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“I Never Want to be Controlled by Money,” A Millennial on Taking the Road Less Travelled

“I Never Want to be Controlled by Money,” A Millennial on Taking the Road Less Travelled

  • Culture
  • Life
If theres one place I definitely want to visit in my lifetime, its Machu Picchu, an Inca citadel in Peru. I’d love to climb that mountain ridge to take in the beautiful sights at the UNESCO Heritage Site, situated more than 2,000m above sea level.

Unfortunately, that will remain a pipe dream for now.

Looking at the pathetic four-digit sum in my bank account, I suspect I would need about a hundred times that amount as savings if I want to live comfortably during my retirement and travel the world.

But just thinking about the word retirement feels like attempting to solve a question on quantum mechanics. How do I even begin planning for life after quitting my job for good, when I dont even have one yet?

Most of my friends from business school have taken up jobs in industries where their degrees are most useful, and thus would have little trouble building a career.

On the other hand, Ive decided to go against the flow and pursue my passion in the creative industry, even if it means taking the unorthodox route as a freelancer and hustling from assignment to assignment for now while I search for a full-time job.

Its immensely gratifying to do something that I truly love, even though Im not drawing a fixed salary of $4,000 every month like my friends do.

Still, the thought of not having enough savings and being forced to subsist on an allowance from my children in my old age frightens me.

This is not what I envisioned retirement to be, and it’s why even freelancers like myself need to start planning for the long-term.

A few months ago, my mum, concerned that I was not utilising my job hunt well enough, subtly reminded me that she was not going to be around forever.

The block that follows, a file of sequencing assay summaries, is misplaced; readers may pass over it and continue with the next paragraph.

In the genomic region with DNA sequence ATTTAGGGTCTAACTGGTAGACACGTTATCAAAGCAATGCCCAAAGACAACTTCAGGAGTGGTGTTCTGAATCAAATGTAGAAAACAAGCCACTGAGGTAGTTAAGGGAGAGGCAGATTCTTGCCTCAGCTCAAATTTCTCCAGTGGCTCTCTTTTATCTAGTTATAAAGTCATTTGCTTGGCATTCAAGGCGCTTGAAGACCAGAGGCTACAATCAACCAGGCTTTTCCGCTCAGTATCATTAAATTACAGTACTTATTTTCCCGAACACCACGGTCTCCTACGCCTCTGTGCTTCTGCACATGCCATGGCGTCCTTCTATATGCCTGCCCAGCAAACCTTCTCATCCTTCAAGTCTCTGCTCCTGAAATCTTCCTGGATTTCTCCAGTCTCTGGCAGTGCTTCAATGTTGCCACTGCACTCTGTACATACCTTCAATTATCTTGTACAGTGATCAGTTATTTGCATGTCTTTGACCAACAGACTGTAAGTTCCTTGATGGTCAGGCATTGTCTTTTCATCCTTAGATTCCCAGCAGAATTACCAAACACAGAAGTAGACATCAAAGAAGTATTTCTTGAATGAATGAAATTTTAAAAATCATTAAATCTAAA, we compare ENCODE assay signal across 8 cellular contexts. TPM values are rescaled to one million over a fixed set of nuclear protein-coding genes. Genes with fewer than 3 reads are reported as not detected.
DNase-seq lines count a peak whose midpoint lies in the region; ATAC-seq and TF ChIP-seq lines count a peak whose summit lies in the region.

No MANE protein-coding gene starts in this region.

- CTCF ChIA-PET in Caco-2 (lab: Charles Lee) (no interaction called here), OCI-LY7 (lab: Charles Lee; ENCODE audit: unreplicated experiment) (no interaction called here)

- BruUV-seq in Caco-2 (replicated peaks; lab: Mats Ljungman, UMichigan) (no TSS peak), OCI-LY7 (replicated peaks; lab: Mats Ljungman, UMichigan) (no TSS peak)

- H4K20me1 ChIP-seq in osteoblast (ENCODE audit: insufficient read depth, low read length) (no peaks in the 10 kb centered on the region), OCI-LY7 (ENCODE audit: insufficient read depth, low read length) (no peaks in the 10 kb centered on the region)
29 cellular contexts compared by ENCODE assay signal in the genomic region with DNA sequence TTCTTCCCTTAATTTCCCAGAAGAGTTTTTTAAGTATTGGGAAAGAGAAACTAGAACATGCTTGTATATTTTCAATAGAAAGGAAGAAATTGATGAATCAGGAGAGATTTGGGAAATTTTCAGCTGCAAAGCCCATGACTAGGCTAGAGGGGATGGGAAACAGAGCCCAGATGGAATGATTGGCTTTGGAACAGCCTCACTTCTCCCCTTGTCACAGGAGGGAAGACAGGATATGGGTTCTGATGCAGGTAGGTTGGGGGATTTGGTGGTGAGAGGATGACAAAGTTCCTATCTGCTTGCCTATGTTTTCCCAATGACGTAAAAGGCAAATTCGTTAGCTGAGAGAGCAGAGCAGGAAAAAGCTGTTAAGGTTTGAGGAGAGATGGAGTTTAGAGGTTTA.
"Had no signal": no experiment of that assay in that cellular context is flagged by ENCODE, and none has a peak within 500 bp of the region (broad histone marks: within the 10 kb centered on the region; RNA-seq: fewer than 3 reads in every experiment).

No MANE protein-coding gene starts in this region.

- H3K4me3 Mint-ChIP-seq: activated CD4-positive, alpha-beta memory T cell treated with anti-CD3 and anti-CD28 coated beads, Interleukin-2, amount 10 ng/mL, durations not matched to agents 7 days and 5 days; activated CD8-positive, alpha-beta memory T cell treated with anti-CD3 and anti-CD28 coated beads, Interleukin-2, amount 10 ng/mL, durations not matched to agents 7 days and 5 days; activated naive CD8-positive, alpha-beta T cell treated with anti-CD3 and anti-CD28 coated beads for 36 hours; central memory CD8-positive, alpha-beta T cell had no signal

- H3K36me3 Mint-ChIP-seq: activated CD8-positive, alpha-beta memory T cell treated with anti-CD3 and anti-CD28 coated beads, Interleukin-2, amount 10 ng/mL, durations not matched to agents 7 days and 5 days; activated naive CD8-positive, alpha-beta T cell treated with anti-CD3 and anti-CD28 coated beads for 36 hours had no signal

It was a wake-up call that even though my life thus far has been pretty comfortable, it may not remain this way forever.

I want to be able to support my own hobbies and globetrotting adventures by being financially independent, just as my mum had taught me from the beginning.

My parents divorced when I was very young, leaving my mum to be the sole breadwinner of the family for the most part.  

She was adamant that my sister and I learn to save for a rainy day, and instilled in us from a very young age the importance of managing our finances. We never completely spent our pocket money and always deposited the remainder in our piggy bank.

Every month, she would bring us out on a luxury shopping day, which really just entailed spending not more than $20 at the Popular Bookstore. We could choose to either buy one gift or spend the money on multiple items, and that was how we learnt to be mindful of our spending, rationing our money to last the entire month.

Truth be told, the topic of money is a sensitive one to discuss with my mum because she’s still overfastidious about how I, a 27-year-old, am spending my money. Much to the horror of my peers, she still checks my bank book.

Once, while I was still serving National Service, I was a little trigger-happy with my allowance and went home carrying two pairs of sneakers. Needless to say, my mum wasnt pleased about my frivolous shopping spree and immediately gave me an uncompromising talking to.

On hindsight, that was probably one of the worst decisions I’d ever made.

Over the years Ive picked up the art of living within my means. I have most of my meals at home or at hawker centres, and if Im going out with my friends on a weekend I would plan my week in advance so I would not overspend; even if this means holing up at home like a hermit.

In fact, Ive grown so conscious of my expenditure that till this day I still use cash when I go out, just so I can keep track of how much Ive spent. For just a cab ride or a slightly more expensive meal at Astons, I already feel the pinch when two $10 notes disappear from my wallet in an instant.